The trap that your family's trusted advisers run into occur most often when trying to assist with family meetings. The common mistake is that they see family business disputes as being resolvable using the objective measures of success from the management and ownership systems. What is not appreciated in these situations is that disputes over legal, business and financial issues often cannot be resolved by using objective criteria because they are being driven by underlying emotional relationships or conflicts. Attempting to resolve these disputes without addressing the underlying emotional issues could mean lasting damage for both the family and the business. Without understanding the emotional issues and agendas the facilitator can inadvertently set off a family argument that has long-term roots. Worse, the facilitator takes sides in a family business issue without realising its emotional basis and applies a solution which leads to the family business losing a trusted family employee.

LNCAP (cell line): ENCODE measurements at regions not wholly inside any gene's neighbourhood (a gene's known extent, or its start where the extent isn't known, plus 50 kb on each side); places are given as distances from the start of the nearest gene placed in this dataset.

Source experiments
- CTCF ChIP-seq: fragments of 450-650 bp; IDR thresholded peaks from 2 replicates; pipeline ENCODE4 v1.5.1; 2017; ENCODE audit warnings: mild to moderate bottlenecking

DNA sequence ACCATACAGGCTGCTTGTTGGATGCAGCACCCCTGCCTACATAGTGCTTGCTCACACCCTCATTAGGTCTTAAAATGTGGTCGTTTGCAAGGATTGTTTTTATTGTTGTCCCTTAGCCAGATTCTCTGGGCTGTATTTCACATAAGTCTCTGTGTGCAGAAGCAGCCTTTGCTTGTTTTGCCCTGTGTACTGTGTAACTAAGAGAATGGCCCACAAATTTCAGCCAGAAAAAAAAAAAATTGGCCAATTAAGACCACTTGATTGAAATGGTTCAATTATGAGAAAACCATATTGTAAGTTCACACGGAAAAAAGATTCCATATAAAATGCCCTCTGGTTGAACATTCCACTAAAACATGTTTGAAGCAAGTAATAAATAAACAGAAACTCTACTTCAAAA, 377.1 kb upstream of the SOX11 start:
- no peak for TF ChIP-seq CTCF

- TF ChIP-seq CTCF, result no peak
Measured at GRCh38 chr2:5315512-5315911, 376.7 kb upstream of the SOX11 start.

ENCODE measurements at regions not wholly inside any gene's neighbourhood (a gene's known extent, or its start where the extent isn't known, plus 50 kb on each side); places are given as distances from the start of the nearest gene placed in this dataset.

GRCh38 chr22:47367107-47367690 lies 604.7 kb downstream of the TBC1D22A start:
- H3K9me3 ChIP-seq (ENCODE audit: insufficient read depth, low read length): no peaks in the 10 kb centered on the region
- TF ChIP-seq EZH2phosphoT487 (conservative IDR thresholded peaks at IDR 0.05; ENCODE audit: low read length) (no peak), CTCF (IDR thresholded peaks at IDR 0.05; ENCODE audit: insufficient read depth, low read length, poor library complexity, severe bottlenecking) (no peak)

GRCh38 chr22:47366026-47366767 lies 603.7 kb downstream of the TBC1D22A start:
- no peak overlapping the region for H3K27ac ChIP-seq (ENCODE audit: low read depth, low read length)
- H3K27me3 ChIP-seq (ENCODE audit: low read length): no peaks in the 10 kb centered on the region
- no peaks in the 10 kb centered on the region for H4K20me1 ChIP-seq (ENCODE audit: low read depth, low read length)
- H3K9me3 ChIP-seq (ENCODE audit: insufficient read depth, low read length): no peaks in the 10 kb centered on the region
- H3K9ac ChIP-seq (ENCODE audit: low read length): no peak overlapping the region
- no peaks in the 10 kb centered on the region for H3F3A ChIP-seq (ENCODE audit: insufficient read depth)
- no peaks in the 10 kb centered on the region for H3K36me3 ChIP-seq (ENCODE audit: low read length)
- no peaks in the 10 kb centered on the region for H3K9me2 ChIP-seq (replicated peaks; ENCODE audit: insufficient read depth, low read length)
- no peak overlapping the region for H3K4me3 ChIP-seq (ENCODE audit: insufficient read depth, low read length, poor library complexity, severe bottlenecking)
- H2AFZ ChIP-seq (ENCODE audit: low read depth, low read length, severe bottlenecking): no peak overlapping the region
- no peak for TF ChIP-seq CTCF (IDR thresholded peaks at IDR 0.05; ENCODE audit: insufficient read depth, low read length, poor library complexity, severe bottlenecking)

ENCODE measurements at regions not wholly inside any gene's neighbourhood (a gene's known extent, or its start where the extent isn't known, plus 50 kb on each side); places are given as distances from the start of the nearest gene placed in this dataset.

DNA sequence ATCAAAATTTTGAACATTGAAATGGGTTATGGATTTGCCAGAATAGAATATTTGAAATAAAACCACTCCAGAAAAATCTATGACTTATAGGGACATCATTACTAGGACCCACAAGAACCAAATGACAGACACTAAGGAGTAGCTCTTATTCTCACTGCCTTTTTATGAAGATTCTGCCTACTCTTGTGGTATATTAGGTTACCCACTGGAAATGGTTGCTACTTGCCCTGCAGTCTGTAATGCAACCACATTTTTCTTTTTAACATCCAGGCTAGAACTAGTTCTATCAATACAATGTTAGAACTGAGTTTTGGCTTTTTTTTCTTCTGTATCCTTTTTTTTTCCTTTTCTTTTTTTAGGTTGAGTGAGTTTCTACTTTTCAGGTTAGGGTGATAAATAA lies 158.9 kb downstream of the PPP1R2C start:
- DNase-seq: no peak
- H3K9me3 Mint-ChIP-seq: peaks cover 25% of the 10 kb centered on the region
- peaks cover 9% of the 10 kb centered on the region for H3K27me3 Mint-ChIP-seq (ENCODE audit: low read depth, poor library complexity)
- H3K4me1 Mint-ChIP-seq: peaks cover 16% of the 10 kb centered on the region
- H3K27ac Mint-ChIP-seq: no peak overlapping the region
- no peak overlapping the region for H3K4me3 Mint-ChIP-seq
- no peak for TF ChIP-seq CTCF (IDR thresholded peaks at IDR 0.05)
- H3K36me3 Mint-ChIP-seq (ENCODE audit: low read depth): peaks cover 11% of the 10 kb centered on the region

Facilitator's role
The most important job of the family meeting facilitator is to be aware of and attend to underlying emotional conflicts that drive many family meeting discussions.
Knowing these emotional drivers assures that underlying conflicts will not be played out passively through surface level family business issues. To accomplish this feat, the facilitator must have a strong understanding of family dynamics, as well as an understanding of their own family dynamics and emotions. More specifically, understanding the emotions that underpin the current situation is also necessary. All of these help to assure the facilitator can remain neutral and unbiased.

A family should select an adviser who understands the family system concepts and their application in their work with clients.

Conflicts in families and family businesses don't exist only in the present. They are often reflections of unresolved conflicts from previous generations.

Psychological projection is extremely common in family firms. The essence of this concept is that an individual tends to project their emotions and/or responsibility for situations on to others, blaming them for what has happened, or is happening.

A common correlate of projection is triangling. This occurs when the tension of the emotions or communication between two individuals is too intense, and these individuals draw a third party into the conflict to reduce tensions.